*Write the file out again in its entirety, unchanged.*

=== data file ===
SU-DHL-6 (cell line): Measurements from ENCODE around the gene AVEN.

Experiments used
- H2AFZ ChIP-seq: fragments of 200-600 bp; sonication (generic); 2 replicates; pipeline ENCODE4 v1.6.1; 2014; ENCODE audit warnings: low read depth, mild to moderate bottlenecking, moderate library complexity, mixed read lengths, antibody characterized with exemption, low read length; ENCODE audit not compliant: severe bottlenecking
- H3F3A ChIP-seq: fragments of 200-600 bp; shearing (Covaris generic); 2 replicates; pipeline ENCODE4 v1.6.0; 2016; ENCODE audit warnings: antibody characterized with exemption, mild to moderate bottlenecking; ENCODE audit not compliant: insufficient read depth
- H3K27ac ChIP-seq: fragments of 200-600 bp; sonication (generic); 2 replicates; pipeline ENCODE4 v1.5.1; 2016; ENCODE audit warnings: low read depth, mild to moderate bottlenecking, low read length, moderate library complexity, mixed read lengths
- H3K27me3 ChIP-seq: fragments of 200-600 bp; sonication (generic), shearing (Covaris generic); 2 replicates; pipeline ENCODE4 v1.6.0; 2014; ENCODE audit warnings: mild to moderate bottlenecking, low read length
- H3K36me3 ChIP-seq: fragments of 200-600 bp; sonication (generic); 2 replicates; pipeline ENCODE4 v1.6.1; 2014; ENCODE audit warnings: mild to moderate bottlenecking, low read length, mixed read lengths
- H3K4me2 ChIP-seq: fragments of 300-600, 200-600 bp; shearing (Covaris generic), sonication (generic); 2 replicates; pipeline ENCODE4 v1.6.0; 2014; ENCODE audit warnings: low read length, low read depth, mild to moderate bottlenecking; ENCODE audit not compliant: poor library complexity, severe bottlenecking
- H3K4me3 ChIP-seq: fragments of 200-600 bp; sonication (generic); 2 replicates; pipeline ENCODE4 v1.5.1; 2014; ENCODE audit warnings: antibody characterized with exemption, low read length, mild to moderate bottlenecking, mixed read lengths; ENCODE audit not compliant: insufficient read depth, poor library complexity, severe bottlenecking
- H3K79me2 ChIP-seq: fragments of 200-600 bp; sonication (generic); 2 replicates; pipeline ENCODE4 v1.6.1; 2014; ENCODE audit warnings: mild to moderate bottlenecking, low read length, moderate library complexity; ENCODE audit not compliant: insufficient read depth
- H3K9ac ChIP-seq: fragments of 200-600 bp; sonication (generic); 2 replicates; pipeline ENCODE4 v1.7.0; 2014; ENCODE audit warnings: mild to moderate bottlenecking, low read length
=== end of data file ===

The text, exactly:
SU-DHL-6 (cell line): Measurements from ENCODE around the gene AVEN.

Experiments used
- H2AFZ ChIP-seq: fragments of 200-600 bp; sonication (generic); 2 replicates; pipeline ENCODE4 v1.6.1; 2014; ENCODE audit warnings: low read depth, mild to moderate bottlenecking, moderate library complexity, mixed read lengths, antibody characterized with exemption, low read length; ENCODE audit not compliant: severe bottlenecking
- H3F3A ChIP-seq: fragments of 200-600 bp; shearing (Covaris generic); 2 replicates; pipeline ENCODE4 v1.6.0; 2016; ENCODE audit warnings: antibody characterized with exemption, mild to moderate bottlenecking; ENCODE audit not compliant: insufficient read depth
- H3K27ac ChIP-seq: fragments of 200-600 bp; sonication (generic); 2 replicates; pipeline ENCODE4 v1.5.1; 2016; ENCODE audit warnings: low read depth, mild to moderate bottlenecking, low read length, moderate library complexity, mixed read lengths
- H3K27me3 ChIP-seq: fragments of 200-600 bp; sonication (generic), shearing (Covaris generic); 2 replicates; pipeline ENCODE4 v1.6.0; 2014; ENCODE audit warnings: mild to moderate bottlenecking, low read length
- H3K36me3 ChIP-seq: fragments of 200-600 bp; sonication (generic); 2 replicates; pipeline ENCODE4 v1.6.1; 2014; ENCODE audit warnings: mild to moderate bottlenecking, low read length, mixed read lengths
- H3K4me2 ChIP-seq: fragments of 300-600, 200-600 bp; shearing (Covaris generic), sonication (generic); 2 replicates; pipeline ENCODE4 v1.6.0; 2014; ENCODE audit warnings: low read length, low read depth, mild to moderate bottlenecking; ENCODE audit not compliant: poor library complexity, severe bottlenecking
- H3K4me3 ChIP-seq: fragments of 200-600 bp; sonication (generic); 2 replicates; pipeline ENCODE4 v1.5.1; 2014; ENCODE audit warnings: antibody characterized with exemption, low read length, mild to moderate bottlenecking, mixed read lengths; ENCODE audit not compliant: insufficient read depth, poor library complexity, severe bottlenecking
- H3K79me2 ChIP-seq: fragments of 200-600 bp; sonication (generic); 2 replicates; pipeline ENCODE4 v1.6.1; 2014; ENCODE audit warnings: mild to moderate bottlenecking, low read length, moderate library complexity; ENCODE audit not compliant: insufficient read depth
- H3K9ac ChIP-seq: fragments of 200-600 bp; sonication (generic); 2 replicates; pipeline ENCODE4 v1.7.0; 2014; ENCODE audit warnings: mild to moderate bottlenecking, low read length